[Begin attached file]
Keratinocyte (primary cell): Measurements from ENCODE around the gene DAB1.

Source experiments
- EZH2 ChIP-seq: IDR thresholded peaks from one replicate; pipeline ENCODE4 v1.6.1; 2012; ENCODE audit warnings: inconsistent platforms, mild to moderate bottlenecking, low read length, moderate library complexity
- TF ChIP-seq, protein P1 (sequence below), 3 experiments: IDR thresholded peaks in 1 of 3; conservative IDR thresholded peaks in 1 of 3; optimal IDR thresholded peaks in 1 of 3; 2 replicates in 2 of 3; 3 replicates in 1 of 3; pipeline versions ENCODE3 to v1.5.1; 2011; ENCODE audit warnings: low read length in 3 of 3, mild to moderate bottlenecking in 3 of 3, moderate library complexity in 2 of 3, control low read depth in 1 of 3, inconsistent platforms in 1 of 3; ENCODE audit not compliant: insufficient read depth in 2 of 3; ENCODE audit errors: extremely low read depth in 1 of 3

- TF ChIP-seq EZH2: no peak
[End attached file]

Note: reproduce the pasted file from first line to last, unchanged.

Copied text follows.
Keratinocyte (primary cell): Measurements from ENCODE around the gene DAB1.

Source experiments
- EZH2 ChIP-seq: IDR thresholded peaks from one replicate; pipeline ENCODE4 v1.6.1; 2012; ENCODE audit warnings: inconsistent platforms, mild to moderate bottlenecking, low read length, moderate library complexity
- TF ChIP-seq, protein P1 (sequence below), 3 experiments: IDR thresholded peaks in 1 of 3; conservative IDR thresholded peaks in 1 of 3; optimal IDR thresholded peaks in 1 of 3; 2 replicates in 2 of 3; 3 replicates in 1 of 3; pipeline versions ENCODE3 to v1.5.1; 2011; ENCODE audit warnings: low read length in 3 of 3, mild to moderate bottlenecking in 3 of 3, moderate library complexity in 2 of 3, control low read depth in 1 of 3, inconsistent platforms in 1 of 3; ENCODE audit not compliant: insufficient read depth in 2 of 3; ENCODE audit errors: extremely low read depth in 1 of 3

- TF ChIP-seq EZH2: no peak